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Reframing pension options to encourage greener choices

Results from an online experiment

  • Blog
  • 23rd Jul 2021

A recent survey by Make My Money Matter found that 80% of pension holders have never considered that their monthly contributions might be accelerating global warming. However, when asked, 68% of respondents want their savings to help fight climate change. This shows a gaping mismatch between how consumers would like to invest their pensions and how they are invested in reality.

Whilst the jury is still out on the ultimate impact of green pensions, for now many agree they are likely to be a part of the answer to the challenge of net zero. Behavioural science could help to bridge this gap – pensions were the target of some of the first, and most successful nudges – encouraging people to ‘save more tomorrow’, and in the UK harnessing the power of defaults to help millions more save for retirement. So what could successful green pension nudges look like?

We conducted an online experiment to explore how different ‘nudges’ could encourage more people to take-up green pension funds.

Testing approaches to increase take-up of green pensions

This month, we ran an online experiment with 1,560 English pension-holders to test different framings to encourage people to switch to a greener pension. Respondents were given a hypothetical scenario where they received an email from their HR team which asked if they’d like to switch from their (default) current pension fund to a different fund out of two alternative options. They were randomised into one of four groups: a control group, and three treatment groups (each of which tested a different nudge):

  • ‘Red flag’ The default fund was a standard multi-asset fund. ‘Non-environmental’ funds were labelled with a red flag, and text which warned that ‘This fund invests in businesses whose practices may be harmful to the environment and/or who work in sectors with high carbon emissions.’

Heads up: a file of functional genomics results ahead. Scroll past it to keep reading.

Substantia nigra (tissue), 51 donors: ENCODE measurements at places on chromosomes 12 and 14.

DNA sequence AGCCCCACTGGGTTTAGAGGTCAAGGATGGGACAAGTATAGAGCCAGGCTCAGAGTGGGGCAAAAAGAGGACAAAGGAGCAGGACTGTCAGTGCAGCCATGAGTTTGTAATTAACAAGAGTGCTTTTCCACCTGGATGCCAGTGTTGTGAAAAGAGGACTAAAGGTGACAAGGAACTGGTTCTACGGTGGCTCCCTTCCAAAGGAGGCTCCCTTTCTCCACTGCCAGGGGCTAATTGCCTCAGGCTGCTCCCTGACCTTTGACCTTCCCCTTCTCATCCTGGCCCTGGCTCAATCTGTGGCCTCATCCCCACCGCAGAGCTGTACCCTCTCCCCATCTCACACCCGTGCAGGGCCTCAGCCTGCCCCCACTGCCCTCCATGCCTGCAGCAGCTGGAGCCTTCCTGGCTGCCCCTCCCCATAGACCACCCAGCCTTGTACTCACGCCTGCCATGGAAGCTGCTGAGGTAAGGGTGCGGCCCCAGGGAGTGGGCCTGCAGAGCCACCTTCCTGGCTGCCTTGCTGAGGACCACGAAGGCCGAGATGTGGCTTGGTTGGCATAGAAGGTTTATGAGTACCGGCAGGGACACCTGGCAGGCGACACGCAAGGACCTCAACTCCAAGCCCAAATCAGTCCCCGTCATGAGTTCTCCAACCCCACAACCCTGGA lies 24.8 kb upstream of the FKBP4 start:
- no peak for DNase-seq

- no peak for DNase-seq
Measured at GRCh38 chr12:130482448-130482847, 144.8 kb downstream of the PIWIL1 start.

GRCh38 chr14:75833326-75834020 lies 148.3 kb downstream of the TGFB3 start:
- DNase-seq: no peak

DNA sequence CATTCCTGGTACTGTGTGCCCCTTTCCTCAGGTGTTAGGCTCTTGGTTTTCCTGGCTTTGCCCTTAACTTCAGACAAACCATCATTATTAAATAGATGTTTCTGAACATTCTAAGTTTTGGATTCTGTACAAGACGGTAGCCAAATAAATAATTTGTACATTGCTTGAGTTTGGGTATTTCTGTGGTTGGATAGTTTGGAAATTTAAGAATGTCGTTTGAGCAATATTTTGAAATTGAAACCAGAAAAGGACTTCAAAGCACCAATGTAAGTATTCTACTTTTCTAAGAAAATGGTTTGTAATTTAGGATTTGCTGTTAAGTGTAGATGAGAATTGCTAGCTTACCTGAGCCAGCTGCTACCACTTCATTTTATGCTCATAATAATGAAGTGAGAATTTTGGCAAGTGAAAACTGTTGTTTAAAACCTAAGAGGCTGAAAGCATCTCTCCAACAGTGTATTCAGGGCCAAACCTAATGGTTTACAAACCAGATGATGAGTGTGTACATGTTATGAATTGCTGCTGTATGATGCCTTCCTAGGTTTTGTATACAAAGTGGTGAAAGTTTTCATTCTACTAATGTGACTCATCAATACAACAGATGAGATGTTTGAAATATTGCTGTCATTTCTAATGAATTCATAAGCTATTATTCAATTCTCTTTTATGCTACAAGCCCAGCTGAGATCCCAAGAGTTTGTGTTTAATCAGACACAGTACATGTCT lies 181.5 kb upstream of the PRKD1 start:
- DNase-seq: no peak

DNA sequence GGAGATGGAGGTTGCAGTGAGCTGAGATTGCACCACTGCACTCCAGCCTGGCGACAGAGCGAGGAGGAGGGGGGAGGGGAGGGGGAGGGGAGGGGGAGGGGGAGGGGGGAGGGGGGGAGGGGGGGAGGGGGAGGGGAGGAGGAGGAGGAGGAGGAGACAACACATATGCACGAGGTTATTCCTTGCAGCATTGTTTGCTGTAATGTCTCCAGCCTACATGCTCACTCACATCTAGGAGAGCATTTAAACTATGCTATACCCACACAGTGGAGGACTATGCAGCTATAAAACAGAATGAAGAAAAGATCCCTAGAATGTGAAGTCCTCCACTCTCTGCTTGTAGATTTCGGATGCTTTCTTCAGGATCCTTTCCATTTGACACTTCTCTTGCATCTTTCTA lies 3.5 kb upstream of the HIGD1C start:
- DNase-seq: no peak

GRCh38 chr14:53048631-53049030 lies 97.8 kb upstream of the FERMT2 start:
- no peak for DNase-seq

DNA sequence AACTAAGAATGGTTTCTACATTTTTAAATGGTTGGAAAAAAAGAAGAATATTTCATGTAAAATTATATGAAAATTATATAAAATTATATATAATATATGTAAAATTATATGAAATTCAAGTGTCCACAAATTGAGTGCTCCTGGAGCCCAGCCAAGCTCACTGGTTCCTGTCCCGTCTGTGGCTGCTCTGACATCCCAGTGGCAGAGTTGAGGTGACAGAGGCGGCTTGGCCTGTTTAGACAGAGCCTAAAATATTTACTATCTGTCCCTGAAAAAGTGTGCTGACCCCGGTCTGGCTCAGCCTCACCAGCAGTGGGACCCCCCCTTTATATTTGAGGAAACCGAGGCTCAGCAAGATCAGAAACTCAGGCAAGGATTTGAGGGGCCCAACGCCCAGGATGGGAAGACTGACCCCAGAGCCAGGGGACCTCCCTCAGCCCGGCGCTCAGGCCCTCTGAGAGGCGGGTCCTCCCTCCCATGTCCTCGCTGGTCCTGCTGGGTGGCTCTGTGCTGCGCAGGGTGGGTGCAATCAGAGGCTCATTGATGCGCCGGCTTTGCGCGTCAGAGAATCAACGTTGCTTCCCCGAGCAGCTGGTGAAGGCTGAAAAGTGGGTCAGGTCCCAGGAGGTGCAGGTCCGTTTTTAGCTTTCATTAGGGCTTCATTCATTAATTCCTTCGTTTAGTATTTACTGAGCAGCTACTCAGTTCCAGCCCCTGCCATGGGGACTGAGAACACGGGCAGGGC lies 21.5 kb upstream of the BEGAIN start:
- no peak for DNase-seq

• ‘Star rating’ The default fund was a standard multi-asset fund. Each fund was labelled with a star rating according to its environmental impact. The ‘environmental fund’ had five stars, while the other two had one star.
  • ‘Green default’ Environmental fund was pre-selected as the default.  

Afterwards, participants also answered several survey questions about their attitudes towards green pensions. 

We found that star ratings and green defaults significantly increase the number of people who opt for the ‘environmental’ pension fund

Both the ‘star rating’ and ‘green default’ conditions led to a statistically significant increase in the number of respondents who indicated they would switch to (or keep) the green pension option. The ‘green default’ led to a slightly greater increase (47.7%) than the ‘star rating’ (35.2%). However, the ‘red flag’ condition had no significant impact on the number of respondents who said they would switch to an environmental fund. 

We also found that people are open to being ‘nudged’ about switching to green pensions:

  • 68% think pension providers should provide environmental ratings on all funds
  • 66% think pension providers should provide information on the potential harms caused by non-environmentally-friendly funds
  • 58% think pension providers should provide environmentally-friendly funds as a default
  • 55% don’t know whether their current pension fund is invested in an environmentally-friendly manner

Next steps

Our results provide promising evidence that green pension defaults and star ratings can increase the number of pension-holders who ultimately choose to switch to a greener option. Moreover, people seem to be up for these ‘nudges’ helping them to make more sustainable pension choices – giving a mandate for more intervention and research in this space.

In practice, defaults are likely to have an even stronger effect, given not all real-world employees would engage with an email on this topic, and switching would incur more hassle than it did within the experiment. This would reduce the number choosing the green fund within the control, info box and rating conditions, and increase the number within the green default condition. Nonetheless, the relative impacts of these interventions is still informative, showing their potential in the real world. 

If you are a policy-maker, pension fund provider or a workplace providing pensions for your employees and would be up for implementing and rigorously testing these and similar behavioural ideas, please get in touch with


Alice Farrell

Policy Advisor

Kristina Londakova

Principal Advisor

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Izzy Brennan

The Behavioural Insights Team

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Jake Reynolds

The Behavioural Insights Team

Toby Park

Principal Advisor, Head of Energy, Environment & Sustainability

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Jordan Whitwell-Mak

The Behavioural Insights Team

Dr Mark Egan

Principal Research Advisor

Want to work with us?